I find myself interested in all this. It’s all… rather dramatic, isn’t it? We have The Doctor out of his jail cell and he has to figure out how he‘s going to get Steven and himself out of the tricky situation and we’re left on The Doctor’s perplexed face. It’s a totally badass “oh snap” moment, I think because it really does hit the moment at its most dramatic. What is going to happen next? And there’s a time table and stakes and all that jolly. It’s the good stuff, I think. Not perfect, but a strong cliffhanger, especially when you can’t really see how the two of them are going to get out of this.

Part 3:

But get out of it they do.

Honestly, it’s something of a clever thing, not helped along by strong writing, of course (it’s akin to The Doctor and Grace escaping by fire-hosing off the roof in the ’96 TV Movie) because all that happens is Wyatt Earp sneaks around the back and knocks out one of the Clantons, thereby scaring everyone and getting the upper hand of the situation. It doesn’t really make a whole lotta sense, but it does get them out of the problem, even if it does give them less than an upper hand.

It also helps that the bartender watched Doc Holliday murder one of the Clantons, but that’s not what diffused the situation. That’s just a thing that further diffused the situation.

Honestly, that’s not the most interesting part of the story, even though it does rather work. No. This episode really sees all the pieces that we’ve had so far start to expand and grow outwards towards the forthcoming gunfight at the O.K. Corral. For the first time all story we get a second western town, and while the scenes involving said town are relegated almost exclusively to scenes between Doc Holliday, it still increases the scope nonetheless. That’s a strong choice, I think, because it gives makes the story feel bigger than it actually is (Holliday might as well be hiding out in Tombstone at another inn for all it matters) and that only ratchets up the stakes for our forthcoming finale.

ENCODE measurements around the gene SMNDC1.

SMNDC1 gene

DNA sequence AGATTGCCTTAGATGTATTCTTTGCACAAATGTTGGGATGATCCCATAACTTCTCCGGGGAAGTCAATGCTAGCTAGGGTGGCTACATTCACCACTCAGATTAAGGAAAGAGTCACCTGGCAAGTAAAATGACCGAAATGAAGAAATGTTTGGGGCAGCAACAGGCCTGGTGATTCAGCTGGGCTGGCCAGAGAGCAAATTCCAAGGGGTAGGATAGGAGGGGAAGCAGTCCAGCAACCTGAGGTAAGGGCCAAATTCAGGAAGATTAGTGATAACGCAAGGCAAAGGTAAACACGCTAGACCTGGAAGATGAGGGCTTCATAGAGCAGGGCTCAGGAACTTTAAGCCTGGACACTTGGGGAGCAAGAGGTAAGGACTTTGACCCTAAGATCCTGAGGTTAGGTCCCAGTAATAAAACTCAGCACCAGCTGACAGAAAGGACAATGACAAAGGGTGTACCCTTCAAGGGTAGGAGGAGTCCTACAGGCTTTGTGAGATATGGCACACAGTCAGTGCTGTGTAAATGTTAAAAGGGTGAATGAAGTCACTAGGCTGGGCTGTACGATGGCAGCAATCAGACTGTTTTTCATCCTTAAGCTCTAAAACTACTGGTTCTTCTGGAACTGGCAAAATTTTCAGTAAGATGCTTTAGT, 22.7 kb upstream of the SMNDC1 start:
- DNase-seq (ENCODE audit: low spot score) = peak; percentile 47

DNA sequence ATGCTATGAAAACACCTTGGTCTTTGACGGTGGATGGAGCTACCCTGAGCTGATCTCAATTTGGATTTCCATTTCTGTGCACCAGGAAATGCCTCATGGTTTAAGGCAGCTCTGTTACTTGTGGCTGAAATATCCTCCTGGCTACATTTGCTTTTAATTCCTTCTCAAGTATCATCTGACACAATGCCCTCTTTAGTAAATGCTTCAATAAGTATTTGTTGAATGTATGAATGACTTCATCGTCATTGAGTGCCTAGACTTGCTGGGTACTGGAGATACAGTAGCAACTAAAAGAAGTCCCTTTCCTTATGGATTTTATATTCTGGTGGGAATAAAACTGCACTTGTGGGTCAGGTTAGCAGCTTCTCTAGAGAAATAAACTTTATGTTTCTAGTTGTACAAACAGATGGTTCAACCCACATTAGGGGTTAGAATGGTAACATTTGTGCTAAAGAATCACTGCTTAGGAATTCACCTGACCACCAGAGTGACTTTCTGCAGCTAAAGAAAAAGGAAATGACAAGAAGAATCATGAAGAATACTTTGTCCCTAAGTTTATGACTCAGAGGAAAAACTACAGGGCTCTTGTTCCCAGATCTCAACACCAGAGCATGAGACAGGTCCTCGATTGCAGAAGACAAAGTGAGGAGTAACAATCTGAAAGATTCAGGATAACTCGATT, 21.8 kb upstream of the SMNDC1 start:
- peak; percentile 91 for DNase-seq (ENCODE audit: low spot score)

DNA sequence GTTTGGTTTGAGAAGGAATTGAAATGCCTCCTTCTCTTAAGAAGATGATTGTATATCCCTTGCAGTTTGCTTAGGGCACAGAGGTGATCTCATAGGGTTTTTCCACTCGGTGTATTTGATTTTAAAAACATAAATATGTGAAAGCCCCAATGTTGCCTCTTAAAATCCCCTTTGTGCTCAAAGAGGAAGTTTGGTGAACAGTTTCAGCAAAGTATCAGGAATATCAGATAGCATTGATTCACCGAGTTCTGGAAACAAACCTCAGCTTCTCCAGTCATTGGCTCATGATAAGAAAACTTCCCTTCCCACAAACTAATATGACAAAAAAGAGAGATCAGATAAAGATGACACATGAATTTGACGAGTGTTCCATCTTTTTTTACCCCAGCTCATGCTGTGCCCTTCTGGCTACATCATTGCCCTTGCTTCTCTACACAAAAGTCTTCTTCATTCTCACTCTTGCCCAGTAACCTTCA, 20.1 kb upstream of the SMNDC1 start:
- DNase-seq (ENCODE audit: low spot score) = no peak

The real secret to this episodes success, though, is the arrival of the episode's eponymous Johnny Ringo.

I’ll start off by saying that Johnny Ringo is a bastard. Cold and true. The first thing we see of him is him rolling into town, all dark shadows and lighting his cigarette by a gas lamp. And then we get a scene of him and the bartender, where he learns that he’s sought after by the Clantons to help them bring down Doc Holliday (little do they know that Johnny Ringo is a lone wolf. He works for no man.) And then when he’s milked the bartender for information, he guns him down, simply (as the song goes, “for knowing his name”).

And it’s a brutal, needlessly violent sorta sequence. This story has been very [western] violent up to this point, but this raises the stakes and makes it a whole new ball game at hand.

Suddenly, all of the deaths in this story become more serious and the story gets that much grizzlier. Now that Ringo is around and proves that he has no problem with murdering someone in cold blood, suddenly everyone who crosses him is in danger. The Doctor and Steven are in danger when they even start talking to him the next morning, and you can feel it in the scene as it plays out. The Doctor and Steven don’t know it’s Johnny Ringo, but they can already tell they don’t want to cross him. And you can tell when Johnny Ringo meets up with Kate at the end of the episode that she’s panicking and dancing circles, trying to get out of his way so she’s not in his line of fire.

So really, Johnny Ringo infused a whole buncha life into a story that already had a buncha life.

Not only that, but the final beat of the episode features two Clanton boys bursting into the sheriff’s office and rescuing their brother, but not before gunning down Wyatt Earp’s brother. That alone is a dark sorta grizzly place in which to end the episode, but in the grand scheme of things what with Johnny Ringo making death suddenly matter in a silly old western like this story is, the death becomes a huge “oh shit” moment and leads to much nail-biting as we prepare to head into the fourth episode and race towards the shootout finale.

But what else?

It’s interesting that The Doctor, Steven, and Dodo feel rather inconsequential to the proceedings in this story. Harkening back to the other historicals I’ve seen I’m reminded of how much The Doctor and his companions are (however unwillingly) forced into the main thrust of the action. In “Marco Polo”, it’s the TARDIS crew who are constantly bounced around the situation. In “The Aztecs” everyone can’t be more involved. In “The Romans” everyone is part of their own story. But this is different and feels very much like it was commissioned by the previous production team. Thinking about something like "The Ark", it reminds me of how The Doctor and crew are carried along by the current of the story, interfering, but watching everything happen around them.